In 2011, Found Footage horror films were arguably at their peak. And I say peak lightly, the sub-genre has always had an uphill battle. Films such as REC and Cloverfield had made their impact, The Last Exorcism was divisive, and through 3 Paranormal Activity films, the fatigue was beginning to set in. Good found footage films were starting to slip through the cracks and those cracks are where cult classics are born. So let’s dive into one of found footage’s misunderstood masterpiece: it’s time to have…some Grave Encounters.
Grave Encounters is a Canadian found footage horror film written and directed by Colin Minihan & Stuart Ortiz, known as The Vicious Brothers. The movie is presented as footage of the fictional paranormal investigation series, presented by the producer. The movie is comprised of material cut together from the final episode of the fictitious series. This particular ‘episode’ of Grave Encounters follows host Lance Preston, an occult specialist, a fake psychic, and a tech crew as they explore an abandoned psychiatric ward. The crew is skeptical after many failed episodes, so as you can imagine when they visit the sinister Collingwood Psychiatric Hospital: all Hell breaks loose.
The film mixes together multiple sub-genres, from parody to classic haunted house horror, providing a steady stream of laughs and scares from start to finish. So why wasn’t this movie a bigger hit? At the time of release, the trailer amassed over 30 million views, which was huge for 2011. Grave Encounters was received decently by critics and though it only pulled in $5.4 million at the box office, the film was still a financial success due to the shoestring budget.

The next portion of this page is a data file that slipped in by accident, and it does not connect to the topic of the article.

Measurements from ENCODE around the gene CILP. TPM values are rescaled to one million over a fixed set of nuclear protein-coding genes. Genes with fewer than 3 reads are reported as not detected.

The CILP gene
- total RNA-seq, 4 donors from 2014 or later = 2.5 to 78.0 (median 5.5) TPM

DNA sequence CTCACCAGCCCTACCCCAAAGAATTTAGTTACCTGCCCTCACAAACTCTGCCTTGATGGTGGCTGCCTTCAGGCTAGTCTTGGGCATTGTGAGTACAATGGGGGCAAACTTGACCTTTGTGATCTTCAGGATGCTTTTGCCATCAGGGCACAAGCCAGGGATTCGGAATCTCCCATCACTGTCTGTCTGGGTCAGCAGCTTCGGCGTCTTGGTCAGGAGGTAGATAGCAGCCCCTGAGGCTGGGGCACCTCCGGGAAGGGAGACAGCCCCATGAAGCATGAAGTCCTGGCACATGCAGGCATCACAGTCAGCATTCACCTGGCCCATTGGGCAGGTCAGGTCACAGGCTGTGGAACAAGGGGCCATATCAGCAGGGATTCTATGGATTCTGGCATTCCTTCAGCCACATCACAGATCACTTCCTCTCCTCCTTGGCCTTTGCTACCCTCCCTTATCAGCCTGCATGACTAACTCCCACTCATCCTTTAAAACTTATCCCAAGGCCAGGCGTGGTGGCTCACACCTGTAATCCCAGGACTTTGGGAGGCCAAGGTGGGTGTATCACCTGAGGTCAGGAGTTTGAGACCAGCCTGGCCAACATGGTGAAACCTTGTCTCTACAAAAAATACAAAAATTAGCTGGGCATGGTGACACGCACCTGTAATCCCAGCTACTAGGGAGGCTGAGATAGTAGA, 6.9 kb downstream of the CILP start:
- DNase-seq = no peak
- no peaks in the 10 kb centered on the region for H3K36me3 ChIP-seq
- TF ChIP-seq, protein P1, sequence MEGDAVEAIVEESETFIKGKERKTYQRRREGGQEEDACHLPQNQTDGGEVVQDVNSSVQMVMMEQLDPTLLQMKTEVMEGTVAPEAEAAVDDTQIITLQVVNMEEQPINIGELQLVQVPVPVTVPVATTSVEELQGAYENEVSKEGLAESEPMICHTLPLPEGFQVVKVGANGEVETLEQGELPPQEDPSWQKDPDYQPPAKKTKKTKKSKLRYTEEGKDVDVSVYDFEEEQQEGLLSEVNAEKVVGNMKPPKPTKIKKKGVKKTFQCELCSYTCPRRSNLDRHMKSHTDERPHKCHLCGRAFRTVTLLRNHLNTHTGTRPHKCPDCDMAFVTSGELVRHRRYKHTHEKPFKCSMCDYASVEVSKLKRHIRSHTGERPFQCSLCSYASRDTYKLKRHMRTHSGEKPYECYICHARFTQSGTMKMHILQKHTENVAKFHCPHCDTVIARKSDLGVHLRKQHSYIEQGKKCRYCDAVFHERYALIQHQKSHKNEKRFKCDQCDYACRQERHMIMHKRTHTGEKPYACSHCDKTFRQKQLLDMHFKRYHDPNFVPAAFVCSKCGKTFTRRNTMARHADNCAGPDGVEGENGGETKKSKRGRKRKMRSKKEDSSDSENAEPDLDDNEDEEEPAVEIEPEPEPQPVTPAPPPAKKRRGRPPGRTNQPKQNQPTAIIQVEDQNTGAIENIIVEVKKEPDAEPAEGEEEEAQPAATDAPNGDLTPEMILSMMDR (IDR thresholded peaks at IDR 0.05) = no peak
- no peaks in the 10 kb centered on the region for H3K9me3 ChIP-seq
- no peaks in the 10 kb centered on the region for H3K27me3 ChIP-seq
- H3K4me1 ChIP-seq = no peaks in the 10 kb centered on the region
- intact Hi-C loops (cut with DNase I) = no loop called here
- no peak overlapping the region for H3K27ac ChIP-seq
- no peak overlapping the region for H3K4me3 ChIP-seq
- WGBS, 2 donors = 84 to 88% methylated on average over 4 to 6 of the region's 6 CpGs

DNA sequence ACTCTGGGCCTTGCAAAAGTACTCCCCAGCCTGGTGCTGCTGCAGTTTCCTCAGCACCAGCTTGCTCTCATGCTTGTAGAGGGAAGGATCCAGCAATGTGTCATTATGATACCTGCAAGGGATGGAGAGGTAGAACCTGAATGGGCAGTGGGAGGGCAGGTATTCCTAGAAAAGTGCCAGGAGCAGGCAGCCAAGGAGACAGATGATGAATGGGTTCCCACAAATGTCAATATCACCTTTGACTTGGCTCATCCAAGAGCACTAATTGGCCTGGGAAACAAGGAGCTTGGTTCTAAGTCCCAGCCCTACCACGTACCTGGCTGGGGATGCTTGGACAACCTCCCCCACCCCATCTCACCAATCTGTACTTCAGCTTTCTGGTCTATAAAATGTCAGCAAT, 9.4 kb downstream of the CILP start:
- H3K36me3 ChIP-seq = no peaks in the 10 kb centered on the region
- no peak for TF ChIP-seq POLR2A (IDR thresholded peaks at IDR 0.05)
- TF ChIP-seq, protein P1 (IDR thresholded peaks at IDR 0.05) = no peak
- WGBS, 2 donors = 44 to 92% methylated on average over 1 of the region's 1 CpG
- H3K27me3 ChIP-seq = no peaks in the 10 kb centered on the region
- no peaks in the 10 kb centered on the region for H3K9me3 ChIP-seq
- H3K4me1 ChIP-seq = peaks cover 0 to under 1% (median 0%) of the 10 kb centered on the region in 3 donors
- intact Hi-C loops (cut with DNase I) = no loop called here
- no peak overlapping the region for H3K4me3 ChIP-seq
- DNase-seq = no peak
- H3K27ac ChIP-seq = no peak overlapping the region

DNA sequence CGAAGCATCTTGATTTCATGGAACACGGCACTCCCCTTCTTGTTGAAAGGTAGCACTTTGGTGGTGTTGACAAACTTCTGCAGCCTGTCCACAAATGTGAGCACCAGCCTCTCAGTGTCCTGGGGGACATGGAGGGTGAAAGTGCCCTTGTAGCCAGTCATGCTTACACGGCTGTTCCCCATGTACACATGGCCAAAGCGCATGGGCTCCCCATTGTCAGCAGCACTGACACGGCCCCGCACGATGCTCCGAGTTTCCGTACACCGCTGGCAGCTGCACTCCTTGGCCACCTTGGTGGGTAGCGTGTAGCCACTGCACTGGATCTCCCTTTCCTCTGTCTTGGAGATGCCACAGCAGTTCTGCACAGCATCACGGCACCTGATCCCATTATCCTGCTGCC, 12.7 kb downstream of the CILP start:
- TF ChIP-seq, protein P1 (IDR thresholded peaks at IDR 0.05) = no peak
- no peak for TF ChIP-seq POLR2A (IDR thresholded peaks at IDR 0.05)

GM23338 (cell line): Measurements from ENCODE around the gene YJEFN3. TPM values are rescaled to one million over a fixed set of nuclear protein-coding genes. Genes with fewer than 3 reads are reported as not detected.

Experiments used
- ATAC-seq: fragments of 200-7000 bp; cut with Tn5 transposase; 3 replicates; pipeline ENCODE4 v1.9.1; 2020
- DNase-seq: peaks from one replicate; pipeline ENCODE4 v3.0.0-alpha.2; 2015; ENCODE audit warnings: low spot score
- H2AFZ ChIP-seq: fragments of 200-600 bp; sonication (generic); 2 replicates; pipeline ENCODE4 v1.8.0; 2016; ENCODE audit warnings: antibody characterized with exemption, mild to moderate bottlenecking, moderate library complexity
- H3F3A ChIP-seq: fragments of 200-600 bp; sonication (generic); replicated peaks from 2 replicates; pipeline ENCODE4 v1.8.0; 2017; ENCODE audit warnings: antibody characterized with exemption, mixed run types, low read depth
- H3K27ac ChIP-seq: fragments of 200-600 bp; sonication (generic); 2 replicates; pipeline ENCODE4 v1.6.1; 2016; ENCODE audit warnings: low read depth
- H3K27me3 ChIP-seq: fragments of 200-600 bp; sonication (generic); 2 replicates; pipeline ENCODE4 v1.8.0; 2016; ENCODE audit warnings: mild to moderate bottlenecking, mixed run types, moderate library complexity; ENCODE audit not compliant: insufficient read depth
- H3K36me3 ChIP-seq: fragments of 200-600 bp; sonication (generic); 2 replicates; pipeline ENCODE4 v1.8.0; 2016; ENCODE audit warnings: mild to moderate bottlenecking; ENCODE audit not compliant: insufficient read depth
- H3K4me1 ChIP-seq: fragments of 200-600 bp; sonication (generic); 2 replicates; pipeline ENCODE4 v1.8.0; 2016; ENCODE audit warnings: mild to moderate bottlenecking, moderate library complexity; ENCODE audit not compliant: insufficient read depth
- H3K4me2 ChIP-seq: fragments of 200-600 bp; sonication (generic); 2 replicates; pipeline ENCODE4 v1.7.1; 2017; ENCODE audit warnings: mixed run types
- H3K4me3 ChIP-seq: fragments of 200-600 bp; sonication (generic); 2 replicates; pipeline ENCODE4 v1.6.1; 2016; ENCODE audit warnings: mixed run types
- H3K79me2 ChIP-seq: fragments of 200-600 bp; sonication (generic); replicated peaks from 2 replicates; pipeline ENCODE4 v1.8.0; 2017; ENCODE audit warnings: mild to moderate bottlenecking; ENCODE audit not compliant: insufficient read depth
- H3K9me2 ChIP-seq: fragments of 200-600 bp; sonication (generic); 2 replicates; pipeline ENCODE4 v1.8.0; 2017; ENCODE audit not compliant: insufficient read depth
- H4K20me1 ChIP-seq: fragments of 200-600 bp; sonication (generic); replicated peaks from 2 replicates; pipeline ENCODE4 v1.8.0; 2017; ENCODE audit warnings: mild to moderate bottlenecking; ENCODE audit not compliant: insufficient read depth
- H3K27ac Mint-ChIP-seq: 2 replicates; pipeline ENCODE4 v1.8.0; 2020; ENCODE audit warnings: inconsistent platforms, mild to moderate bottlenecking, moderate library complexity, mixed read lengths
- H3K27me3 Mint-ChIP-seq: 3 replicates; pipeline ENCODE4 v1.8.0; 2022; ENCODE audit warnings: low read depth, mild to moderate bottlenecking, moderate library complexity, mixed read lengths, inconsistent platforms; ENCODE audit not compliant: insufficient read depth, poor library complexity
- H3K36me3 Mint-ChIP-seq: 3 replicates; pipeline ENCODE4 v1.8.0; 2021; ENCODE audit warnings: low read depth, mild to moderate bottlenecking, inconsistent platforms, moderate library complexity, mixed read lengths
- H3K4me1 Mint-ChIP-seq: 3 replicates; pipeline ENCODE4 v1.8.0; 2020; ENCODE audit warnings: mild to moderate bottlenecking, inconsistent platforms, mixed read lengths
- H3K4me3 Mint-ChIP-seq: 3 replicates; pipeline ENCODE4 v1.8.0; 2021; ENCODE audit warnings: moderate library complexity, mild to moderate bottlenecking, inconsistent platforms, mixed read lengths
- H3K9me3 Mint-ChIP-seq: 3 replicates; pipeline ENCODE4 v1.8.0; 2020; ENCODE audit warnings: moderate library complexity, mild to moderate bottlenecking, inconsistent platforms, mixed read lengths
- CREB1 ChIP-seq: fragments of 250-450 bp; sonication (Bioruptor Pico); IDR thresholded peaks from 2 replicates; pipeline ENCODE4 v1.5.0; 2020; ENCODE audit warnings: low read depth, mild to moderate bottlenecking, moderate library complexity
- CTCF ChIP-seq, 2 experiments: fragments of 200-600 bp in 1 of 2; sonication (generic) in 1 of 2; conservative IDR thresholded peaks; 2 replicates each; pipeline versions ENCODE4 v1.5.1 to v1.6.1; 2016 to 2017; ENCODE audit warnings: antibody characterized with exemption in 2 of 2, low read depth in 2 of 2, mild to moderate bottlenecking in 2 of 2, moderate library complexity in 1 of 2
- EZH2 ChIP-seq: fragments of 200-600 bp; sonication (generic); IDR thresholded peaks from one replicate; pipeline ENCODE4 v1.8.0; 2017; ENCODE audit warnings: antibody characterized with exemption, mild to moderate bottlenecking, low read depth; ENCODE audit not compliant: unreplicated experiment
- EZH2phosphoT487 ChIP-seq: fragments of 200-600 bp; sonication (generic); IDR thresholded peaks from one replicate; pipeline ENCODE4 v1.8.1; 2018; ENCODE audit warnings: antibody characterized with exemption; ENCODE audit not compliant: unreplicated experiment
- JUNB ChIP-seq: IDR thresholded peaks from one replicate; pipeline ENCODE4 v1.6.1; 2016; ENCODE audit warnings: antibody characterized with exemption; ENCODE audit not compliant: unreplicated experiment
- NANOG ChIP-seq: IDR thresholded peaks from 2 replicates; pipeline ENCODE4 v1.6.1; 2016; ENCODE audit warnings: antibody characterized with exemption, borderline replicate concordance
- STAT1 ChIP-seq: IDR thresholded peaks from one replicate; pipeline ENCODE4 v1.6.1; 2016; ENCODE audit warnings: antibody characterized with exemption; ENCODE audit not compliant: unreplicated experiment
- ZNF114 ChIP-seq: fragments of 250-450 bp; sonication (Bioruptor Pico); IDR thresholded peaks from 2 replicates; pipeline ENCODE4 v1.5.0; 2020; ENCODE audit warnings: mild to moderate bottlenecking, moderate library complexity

It all starts with the setup. People have made fun of the authenticity of the paranormal investigation shows since the dawn of time, and this film knows it. But more importantly, the characters know it. Within the movie, Lance & company know they are frauds, and their skepticism is at its highest. As they explore the hospital, they attempt to fabricate any paranormal activity that they can. The parody style grounds the characters. We’ve all seen fake hosts and psychics like Lance Preston and Houston Grey, and though we don’t learn much about them beyond the series, we at least relate to them.
“The found footage isn’t a gimmick or crutch to hide behind, it serves the story of the film.”
The fake T.V show premise also enforces the reasoning for the found footage style in the first place. A common flaw in the sub-genre is the film not able to justify the camera, resulting in you asking “why are they recording all of this?” Also, with it being a fake T.V show instead of just some rattled home videos, the presentation of the movie is a bit cleaner and easier to consume without getting vertigo. Most importantly, the found footage isn’t a gimmick or crutch to hide behind, it serves the story of the film.
While the setup of the film is important, the most interesting part of Grave Encounters is its tone and pacing. I’m not going to try and sell you on this movie as a technical marvel, but you know what it is? It’s a fun horror movie. 90% of found footage movies are so serious and dark. Striking a balance between parodying a paranormal television show and delivering a thrilling haunted house romp is no easy task. Grave Encounters deserves more credit for delivering the goods. While this film definitely gets dark, it has a fair share of laughs throughout. Even when the real spooky events start to unfold, they’re still cracking jokes and bantering. Some might say these scenes are cheesy and turn them off, but it was definitely intentional.